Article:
St. Cecilia's Church, Cologne
St. Cecilia's Church (Cäcilienkirche) is one of the twelve Romanesque churches in Cologne’s old city, maintained by the Foundation of Romanesque Churches in Cologne. The present building, little changed since its inception, dates from 1130-60. Since 1956, the church has been the home of the Schnütgen Museum for medieval art.
thumb thumb The floorplan of Saint Cecilia's is that of a simple, three-aisled church without towers or transepts. The southernmost aisle and the centre of the nave end in a rounded apse. The northern aisle ends in an apse used as a sacristy, built in 1479. In the upper choir of the middle aisle are frescoes, difficult to see clearly, that were damaged during world war two. The original, arched wooden roof in the middle aisle remains on the site. and the tympanum dates from 1160, which can be viewed as part of the museum’s collection. A copy of it can be seen from outside, at the north entrance.
The origin of the church building stems from the 9th century, during which a women’s home of the same name was founded at the site, during the reign of Archbishop Willibert in 870-888. It was built on the ruins of a prior roman bath. Previously, it was suggested that the first Cologne Cathedral stood at the site, but archaeological evidence has since ruled out this possibility. From documentation of the home in 965, it is known that Bruno the Great, archbishop of Cologne, designated 50 pounds of silver for the completion of the church building. The original was renovated in the 12th century to suit a romanesque style, and distinguishes itself from the other Romanesque churches in Cologne through its relatively modest size and decoration.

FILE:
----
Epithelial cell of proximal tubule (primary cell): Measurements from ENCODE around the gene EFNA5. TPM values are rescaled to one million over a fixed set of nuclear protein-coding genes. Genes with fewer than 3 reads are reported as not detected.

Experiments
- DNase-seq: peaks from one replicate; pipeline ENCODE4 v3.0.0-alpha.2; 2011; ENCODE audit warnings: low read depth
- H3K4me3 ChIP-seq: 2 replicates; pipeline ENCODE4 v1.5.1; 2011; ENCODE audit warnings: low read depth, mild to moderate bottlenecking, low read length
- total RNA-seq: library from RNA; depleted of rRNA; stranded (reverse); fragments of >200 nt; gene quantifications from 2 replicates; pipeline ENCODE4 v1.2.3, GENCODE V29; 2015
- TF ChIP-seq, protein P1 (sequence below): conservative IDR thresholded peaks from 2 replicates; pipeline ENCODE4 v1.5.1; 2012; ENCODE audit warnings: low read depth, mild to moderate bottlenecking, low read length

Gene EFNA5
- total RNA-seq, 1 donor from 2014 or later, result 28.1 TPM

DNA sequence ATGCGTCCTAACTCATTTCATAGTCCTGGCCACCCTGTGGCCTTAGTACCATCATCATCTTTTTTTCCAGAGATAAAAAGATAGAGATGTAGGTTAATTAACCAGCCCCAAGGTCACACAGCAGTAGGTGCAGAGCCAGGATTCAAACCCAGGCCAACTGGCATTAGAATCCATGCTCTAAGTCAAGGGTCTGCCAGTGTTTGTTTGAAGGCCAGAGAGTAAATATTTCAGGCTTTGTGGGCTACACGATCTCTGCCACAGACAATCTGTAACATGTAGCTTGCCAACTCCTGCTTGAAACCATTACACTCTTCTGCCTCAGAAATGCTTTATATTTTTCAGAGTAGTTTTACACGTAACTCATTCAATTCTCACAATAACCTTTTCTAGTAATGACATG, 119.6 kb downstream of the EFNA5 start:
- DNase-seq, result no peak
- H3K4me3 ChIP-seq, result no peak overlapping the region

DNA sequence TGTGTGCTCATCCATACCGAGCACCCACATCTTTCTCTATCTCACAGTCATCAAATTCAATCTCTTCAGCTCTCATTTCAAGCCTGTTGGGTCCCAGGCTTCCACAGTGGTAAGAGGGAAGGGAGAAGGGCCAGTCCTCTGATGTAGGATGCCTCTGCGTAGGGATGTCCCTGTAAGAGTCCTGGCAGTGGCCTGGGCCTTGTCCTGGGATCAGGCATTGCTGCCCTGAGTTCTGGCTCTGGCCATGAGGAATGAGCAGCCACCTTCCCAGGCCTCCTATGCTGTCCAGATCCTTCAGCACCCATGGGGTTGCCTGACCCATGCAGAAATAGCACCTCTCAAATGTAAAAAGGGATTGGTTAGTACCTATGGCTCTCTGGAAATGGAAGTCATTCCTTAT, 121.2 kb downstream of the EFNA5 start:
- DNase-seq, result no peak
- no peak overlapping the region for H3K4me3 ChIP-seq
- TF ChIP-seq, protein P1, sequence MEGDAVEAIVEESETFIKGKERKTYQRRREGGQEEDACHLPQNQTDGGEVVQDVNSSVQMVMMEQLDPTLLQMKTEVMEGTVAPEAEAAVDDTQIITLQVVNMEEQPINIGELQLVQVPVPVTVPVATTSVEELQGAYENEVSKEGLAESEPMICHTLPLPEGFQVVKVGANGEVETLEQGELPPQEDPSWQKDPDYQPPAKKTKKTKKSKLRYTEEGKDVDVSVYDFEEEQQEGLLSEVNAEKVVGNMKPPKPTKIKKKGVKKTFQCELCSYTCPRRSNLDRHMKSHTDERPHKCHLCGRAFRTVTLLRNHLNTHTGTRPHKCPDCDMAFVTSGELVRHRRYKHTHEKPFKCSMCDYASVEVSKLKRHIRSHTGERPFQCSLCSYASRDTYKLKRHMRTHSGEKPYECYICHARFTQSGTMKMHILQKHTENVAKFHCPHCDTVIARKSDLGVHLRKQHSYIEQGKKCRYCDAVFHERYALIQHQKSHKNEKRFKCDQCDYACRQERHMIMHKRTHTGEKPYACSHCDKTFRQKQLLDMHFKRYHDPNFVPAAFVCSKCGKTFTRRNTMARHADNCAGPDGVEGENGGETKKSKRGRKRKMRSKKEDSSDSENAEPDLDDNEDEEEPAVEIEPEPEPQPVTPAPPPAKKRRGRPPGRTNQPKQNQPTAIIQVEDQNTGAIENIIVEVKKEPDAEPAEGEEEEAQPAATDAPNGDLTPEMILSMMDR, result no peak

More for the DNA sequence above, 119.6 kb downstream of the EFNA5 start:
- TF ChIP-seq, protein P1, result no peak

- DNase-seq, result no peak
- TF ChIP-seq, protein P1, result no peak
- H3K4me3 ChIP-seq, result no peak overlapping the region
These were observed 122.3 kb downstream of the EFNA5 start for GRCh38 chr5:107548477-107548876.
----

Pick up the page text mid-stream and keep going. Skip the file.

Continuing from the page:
Through resources originally designated for another church, the interior of St Cecilia's was renovated during the late 15th century. The main entrance was also changed in the 19th century, and given a new entry in the Neo-Romantic style. It remains on site, but is now walled up to suit the needs of the Schnütgen Museum.
For a time, the building was also adjacedent to the first hospital in Cologne, for which the church offered services as a chapel. The hospital is no longer present, as the Church now stands next to the Rautenstrauch-Joest Museum.
Though it is currently used mainly as museum of medieval art, the church celebrates two masses each year, one at Christmas and the other on the feast day of St. Cecilia.
- Cologne Cathedral
- German architecture
- Romanesque architecture
- List of regional characteristics of Romanesque churches
- Romanesque secular and domestic architecture